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SEO Enhancement Series: Keyword Research

October 4th, 2010 | | Uncategorized

This post is part 1 of a month long series on SEO Enhancement.

Keyword research is not the most glamorous part of Search Engine Optimization, but it is the necessary first step of any effective search marketing strategy. It is also a task that can quickly take on a life of its own where after hours of diligent research you now have a list of thousands of keywords to choose from. So how do you know where to start? This post will give you guidance on how to efficiently uncover the top keywords you want to target.

Step 1: Keyword Discovery

Identify Your Audience

You cannot effectively build a list of keywords until you figure out who you are marketing too. You have to think of what words your customers would be searching for and these may be different than the words you use internally. For example, a client may have a product titled “toss pillow” while customers may be searching for the term “throw pillow.” Think about how you would describe your business to a customer in order to begin creating your keyword list. This is often times different than your industry “intuition” so for a creative twist try asking friends and family how they would find your site while searching, and take what they say to heart. After all, they have the valuable outside view that your knowledge will block you from having.

Review Company Material

Once you’ve brainstormed on your own, the next place to research keywords is in your company’s current materials. Go to your website and look at the titles used on each page and the descriptions of products to identify words you are already focused on. You can also read through print material, such as brochures and sales letters, and highlight any keywords you find. Your marketing team has worked hard on these documents, so take advantage of what’s already there!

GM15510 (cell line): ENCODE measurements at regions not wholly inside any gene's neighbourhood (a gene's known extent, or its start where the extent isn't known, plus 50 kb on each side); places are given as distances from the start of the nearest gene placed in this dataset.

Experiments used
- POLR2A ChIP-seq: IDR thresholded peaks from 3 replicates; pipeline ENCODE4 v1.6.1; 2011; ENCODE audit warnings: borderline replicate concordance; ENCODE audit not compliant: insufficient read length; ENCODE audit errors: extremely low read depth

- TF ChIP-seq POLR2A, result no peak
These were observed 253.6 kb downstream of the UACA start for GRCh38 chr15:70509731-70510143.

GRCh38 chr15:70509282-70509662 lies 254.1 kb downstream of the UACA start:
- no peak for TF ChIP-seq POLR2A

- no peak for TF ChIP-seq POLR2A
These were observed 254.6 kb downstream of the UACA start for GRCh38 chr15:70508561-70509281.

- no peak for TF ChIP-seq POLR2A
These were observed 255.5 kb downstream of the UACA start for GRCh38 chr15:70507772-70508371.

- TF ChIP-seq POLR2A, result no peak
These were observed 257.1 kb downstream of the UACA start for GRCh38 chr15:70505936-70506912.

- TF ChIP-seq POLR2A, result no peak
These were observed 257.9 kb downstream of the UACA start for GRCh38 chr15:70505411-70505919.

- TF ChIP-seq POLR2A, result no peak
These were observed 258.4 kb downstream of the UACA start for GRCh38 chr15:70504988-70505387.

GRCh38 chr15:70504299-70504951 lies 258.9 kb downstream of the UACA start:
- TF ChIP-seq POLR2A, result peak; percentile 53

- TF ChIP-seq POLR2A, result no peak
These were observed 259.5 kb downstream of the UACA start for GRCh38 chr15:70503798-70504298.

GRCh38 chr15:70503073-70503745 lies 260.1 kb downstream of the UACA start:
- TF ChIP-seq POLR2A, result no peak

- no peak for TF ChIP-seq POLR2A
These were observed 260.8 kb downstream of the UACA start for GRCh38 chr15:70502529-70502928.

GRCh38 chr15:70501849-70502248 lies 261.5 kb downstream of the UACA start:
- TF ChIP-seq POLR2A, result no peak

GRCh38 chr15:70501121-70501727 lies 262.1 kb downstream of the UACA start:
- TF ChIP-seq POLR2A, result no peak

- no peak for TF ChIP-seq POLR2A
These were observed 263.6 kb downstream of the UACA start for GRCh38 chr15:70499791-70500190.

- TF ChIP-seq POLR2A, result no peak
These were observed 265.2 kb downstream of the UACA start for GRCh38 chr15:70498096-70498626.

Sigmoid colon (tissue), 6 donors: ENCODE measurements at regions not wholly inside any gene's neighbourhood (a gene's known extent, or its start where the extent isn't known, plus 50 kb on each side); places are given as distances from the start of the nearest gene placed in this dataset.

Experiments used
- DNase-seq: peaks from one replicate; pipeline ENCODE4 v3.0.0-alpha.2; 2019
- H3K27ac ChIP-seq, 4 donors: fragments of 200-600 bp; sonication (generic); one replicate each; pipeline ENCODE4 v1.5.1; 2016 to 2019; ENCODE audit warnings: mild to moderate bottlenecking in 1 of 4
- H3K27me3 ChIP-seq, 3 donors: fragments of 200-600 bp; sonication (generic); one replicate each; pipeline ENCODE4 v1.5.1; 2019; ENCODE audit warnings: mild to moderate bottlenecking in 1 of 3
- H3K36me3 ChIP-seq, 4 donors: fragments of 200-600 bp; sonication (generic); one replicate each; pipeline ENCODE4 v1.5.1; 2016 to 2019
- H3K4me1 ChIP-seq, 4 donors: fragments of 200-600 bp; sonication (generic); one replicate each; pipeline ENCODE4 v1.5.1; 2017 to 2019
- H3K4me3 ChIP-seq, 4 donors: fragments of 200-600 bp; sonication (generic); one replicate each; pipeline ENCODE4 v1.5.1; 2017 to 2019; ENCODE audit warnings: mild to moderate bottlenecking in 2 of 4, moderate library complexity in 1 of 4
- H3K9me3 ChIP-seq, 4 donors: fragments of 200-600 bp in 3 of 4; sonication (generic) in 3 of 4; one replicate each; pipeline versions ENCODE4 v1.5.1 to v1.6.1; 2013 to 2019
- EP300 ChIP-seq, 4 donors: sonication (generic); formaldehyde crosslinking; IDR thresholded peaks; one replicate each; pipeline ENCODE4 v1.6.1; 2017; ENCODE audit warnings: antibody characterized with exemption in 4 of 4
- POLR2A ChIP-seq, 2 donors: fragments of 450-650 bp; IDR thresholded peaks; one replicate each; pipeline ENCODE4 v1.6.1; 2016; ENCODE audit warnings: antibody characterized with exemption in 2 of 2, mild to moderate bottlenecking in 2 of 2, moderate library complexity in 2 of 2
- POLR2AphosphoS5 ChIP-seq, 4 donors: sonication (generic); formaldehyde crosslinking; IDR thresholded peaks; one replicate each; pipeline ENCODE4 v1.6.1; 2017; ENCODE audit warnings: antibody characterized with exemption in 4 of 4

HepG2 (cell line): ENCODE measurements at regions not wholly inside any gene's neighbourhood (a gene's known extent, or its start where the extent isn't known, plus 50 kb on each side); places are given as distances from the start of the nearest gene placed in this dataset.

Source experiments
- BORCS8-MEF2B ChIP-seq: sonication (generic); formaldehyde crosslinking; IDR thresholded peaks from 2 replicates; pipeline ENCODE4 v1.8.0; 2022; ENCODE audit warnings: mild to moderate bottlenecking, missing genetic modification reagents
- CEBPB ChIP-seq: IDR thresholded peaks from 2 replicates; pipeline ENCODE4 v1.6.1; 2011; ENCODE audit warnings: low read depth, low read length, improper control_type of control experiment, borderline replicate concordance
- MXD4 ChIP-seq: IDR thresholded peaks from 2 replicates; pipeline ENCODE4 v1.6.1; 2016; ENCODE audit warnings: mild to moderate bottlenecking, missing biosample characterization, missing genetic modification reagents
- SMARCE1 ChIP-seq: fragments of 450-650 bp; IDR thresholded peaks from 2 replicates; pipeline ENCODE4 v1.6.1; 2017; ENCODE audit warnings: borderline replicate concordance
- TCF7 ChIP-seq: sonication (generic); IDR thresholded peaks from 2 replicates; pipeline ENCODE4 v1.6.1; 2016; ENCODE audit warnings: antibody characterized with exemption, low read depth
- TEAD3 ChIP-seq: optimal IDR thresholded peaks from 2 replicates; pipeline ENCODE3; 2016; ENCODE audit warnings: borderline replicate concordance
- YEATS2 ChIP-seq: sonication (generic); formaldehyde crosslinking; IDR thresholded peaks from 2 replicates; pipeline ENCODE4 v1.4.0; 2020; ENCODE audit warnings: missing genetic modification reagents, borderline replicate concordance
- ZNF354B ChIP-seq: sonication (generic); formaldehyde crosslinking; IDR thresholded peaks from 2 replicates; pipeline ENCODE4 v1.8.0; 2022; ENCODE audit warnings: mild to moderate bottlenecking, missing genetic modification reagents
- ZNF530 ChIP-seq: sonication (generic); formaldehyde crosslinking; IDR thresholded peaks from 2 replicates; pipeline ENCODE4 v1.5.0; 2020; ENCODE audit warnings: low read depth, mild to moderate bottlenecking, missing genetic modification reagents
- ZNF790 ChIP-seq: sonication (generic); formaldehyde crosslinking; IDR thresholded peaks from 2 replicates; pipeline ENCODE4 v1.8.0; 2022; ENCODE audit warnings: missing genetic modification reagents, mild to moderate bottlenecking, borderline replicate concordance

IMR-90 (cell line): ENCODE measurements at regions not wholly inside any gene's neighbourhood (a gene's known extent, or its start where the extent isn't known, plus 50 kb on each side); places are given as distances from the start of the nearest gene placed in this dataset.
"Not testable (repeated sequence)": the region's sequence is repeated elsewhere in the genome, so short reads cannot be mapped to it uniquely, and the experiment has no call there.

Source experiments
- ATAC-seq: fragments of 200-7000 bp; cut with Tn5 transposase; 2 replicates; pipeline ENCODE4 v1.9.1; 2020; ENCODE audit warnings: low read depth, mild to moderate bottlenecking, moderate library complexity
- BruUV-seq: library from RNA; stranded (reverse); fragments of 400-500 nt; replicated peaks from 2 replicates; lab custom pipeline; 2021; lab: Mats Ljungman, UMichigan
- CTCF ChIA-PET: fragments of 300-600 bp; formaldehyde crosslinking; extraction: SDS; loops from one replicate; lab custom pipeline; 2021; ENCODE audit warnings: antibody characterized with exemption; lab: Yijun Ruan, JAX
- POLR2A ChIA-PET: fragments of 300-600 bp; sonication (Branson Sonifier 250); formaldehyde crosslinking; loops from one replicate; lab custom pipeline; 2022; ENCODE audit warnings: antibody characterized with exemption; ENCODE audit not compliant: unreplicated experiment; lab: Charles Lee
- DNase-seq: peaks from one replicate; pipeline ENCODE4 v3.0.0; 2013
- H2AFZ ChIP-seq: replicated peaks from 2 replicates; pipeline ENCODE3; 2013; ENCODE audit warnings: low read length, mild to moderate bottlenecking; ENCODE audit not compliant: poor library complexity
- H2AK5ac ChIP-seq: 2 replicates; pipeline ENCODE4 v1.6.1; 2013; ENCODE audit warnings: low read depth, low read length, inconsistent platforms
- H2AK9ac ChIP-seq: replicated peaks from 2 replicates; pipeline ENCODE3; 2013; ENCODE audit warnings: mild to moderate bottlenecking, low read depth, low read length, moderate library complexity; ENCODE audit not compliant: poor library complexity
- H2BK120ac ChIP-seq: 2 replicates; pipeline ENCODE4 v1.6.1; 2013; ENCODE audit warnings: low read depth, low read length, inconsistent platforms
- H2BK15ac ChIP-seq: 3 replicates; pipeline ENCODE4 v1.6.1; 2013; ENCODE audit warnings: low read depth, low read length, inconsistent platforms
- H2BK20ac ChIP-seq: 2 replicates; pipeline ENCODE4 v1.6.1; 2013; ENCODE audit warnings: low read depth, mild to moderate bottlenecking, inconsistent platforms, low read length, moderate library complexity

Keyword Research Tools & Analytics

Now that you’ve brainstormed a list of keywords it’s time to figure out what terms consumers are using. There are a number of tools, both free and paid, that can be used for keyword research.

Google’s Adwords Keyword Tool – This is a free tool you can use to enter your URL and see what searches your site will show for.


This tool also provides you with search numbers as well as the amount of competition associated with each keyword. This information will be important in determining which terms to focus on later.

SEOmoz Term Extractor – This is a tool we subscribe to which analyzes the content of the site you enter and extracts the terms it appears to be targeting.


These are the two tools I use most frequently, but there is no one tool that works best and we try to use many different ones to generate a range of words. Remember more research up front is better, and the more tools you use the larger the list you will be able to produce, which will help ensure that you don’t miss a “golden nugget” of a term. Below is a list of other common keyword research tools:

Competitive Analysis

After you’ve analyzed your site, the next step is to take a look at the competition.  Go right to their websites and scan their web pages to see which words they are targeting. This is also a good way to see how you can set yourself apart from the competition. You can utilize the tools above in the same manner to see how people are searching for the competition.